The Rise of Powfu: death bed

The rise of “death bed” from unknown and out-of-nowhere artist, Powfu, represents a new model on how songs circulate through the twists and turns of social media, and are churned out of the other side as mega hits. And a multi-platinum single.

With a record deal signing often being the last step, musicians right now are making their own success, their own way. And Powfu is a fine example of that. With the song considered as lo-fi hip hop – a term that usually states unpolished beats and samples from unknown producers – it is not exactly expertly made with musical expertise at the helm. But, the catchy samples (which was sampled from “Coffee” by Beabadoobee), the alluring percussion beats and the mumble of the rapping allows the song to flow and melt within one another, creating a melancholic song – a song that was perfect at the time of its release – when we were amidst a worldwide pandemic.

The song took many meanings and was interpreted by many different people across social media. It peaked when it hit the videos of TikTok. With the song used by many users to confess their love to one another, the song soon became a number one hit, accumulating 800 million streams on Spotify alone.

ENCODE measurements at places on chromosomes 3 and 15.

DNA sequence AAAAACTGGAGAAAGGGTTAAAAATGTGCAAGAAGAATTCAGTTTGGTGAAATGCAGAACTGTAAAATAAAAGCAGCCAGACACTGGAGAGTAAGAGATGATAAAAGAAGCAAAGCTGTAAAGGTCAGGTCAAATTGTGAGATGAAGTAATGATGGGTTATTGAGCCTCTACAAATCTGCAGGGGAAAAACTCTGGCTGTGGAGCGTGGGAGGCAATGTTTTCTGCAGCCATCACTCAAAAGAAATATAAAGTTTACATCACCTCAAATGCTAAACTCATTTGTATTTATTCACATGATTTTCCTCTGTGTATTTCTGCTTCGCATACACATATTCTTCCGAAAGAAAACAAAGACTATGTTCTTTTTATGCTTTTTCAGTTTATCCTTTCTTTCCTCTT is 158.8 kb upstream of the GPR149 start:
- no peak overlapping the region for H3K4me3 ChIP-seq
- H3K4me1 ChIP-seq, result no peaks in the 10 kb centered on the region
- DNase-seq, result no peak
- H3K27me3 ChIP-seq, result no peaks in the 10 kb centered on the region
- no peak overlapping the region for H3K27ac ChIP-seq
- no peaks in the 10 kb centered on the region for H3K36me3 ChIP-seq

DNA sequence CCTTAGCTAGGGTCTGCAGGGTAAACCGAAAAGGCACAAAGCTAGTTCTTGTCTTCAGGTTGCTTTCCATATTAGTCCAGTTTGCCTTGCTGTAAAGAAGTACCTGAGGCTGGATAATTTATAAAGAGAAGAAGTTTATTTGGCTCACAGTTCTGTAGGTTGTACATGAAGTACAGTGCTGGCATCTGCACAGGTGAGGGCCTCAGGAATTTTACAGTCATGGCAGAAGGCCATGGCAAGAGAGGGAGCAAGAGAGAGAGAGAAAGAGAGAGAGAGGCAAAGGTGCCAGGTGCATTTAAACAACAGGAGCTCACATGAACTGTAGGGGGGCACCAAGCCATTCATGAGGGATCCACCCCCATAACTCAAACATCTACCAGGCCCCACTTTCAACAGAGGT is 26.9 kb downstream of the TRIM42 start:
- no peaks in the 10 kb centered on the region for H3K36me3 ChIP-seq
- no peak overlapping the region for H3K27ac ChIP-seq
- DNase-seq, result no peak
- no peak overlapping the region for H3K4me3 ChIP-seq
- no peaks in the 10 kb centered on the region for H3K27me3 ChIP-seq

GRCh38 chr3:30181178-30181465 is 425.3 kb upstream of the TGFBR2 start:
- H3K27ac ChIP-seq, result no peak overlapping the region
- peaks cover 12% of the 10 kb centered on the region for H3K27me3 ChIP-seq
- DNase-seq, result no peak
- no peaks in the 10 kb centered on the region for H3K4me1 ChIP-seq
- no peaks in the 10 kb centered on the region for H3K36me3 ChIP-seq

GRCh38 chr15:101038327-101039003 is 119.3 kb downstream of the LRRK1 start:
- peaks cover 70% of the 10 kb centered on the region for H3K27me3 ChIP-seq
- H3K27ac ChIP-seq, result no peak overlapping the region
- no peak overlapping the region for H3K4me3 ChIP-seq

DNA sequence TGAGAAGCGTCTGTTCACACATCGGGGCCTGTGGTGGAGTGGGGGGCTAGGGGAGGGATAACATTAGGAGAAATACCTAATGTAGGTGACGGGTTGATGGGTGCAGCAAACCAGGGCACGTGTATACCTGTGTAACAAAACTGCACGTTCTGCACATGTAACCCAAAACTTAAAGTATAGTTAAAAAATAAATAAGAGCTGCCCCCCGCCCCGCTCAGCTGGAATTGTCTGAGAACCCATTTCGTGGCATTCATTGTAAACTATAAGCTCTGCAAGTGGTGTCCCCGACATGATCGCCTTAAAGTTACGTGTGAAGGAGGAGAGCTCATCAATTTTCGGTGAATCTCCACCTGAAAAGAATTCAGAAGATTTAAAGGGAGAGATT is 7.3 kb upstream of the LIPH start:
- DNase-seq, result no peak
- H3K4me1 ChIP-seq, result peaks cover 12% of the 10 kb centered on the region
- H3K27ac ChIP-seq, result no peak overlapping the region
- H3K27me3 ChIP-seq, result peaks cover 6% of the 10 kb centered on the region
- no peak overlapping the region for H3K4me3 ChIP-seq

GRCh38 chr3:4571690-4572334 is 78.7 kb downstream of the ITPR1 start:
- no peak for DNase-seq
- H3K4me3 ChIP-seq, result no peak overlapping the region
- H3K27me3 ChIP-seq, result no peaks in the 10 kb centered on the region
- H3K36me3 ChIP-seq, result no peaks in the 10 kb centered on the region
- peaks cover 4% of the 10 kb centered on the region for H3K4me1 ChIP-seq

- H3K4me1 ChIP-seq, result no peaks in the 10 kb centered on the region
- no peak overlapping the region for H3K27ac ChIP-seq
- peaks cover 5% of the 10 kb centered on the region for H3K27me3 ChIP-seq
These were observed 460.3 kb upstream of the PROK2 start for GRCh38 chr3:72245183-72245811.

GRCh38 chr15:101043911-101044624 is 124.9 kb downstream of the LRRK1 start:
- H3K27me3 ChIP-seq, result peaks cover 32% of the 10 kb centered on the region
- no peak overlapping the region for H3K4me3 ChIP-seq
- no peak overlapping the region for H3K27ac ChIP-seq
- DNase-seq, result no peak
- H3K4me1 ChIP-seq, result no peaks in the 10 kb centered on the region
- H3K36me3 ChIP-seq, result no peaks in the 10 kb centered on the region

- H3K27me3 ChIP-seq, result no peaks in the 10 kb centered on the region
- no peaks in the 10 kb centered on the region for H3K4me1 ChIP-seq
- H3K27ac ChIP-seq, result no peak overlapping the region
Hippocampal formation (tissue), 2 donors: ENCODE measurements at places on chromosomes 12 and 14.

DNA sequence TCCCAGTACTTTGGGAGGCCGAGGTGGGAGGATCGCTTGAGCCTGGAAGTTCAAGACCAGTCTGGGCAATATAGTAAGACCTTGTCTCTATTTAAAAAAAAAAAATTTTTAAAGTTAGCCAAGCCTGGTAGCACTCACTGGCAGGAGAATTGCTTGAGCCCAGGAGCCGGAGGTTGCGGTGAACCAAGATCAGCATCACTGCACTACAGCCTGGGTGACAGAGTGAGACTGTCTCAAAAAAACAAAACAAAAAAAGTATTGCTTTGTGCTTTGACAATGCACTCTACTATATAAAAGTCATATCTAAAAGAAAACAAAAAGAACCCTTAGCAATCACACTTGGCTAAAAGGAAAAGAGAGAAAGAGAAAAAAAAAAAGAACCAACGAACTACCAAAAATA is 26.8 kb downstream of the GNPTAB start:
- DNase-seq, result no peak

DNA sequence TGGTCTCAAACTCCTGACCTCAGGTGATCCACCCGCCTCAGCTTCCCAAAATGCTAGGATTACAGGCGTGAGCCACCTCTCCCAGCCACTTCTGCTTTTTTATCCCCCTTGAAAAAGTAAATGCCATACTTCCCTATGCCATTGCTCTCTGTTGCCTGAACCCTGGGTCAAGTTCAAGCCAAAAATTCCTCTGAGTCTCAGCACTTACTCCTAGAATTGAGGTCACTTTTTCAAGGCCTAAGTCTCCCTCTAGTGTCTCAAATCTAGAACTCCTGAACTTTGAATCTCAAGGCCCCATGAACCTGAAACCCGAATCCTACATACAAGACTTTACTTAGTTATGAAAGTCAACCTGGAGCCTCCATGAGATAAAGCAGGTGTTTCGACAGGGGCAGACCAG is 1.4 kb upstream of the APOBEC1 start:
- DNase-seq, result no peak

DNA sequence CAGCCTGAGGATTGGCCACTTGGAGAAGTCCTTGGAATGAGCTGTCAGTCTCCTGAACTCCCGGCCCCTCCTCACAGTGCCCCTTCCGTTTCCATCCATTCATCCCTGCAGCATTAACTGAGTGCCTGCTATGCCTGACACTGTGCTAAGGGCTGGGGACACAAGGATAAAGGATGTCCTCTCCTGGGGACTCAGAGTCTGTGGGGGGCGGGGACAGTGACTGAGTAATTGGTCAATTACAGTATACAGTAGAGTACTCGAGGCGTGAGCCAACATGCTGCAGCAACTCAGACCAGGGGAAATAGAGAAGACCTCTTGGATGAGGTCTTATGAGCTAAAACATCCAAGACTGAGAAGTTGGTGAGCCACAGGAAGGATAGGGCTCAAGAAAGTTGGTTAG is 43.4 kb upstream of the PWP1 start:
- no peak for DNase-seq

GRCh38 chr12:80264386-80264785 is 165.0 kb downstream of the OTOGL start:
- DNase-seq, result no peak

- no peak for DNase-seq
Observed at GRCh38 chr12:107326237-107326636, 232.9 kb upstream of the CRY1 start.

With its simple production, melancholic sounds and a story where literally everyone can relate to, it amassed a huge following that brought this lo-fi hip hop style in the limelight.

And, many artists soon followed.

Guccihighwaters, Iain dorr, Sarcastic sounds, iamjakehill, Lil revive, Aries, Guardin. They all had the same formula, too. This lo-fi hip hop cup-of-tea melancholic freeform of progressive beats, uncooked samples and incoherent vocals, This was often matched with a name that was neither conjoined throughout or host neither a capital or a name that made sense.

But hey, it’s annoyingly catchy, highly addictive to keep listening and above all else, they’re popular. So why stop?

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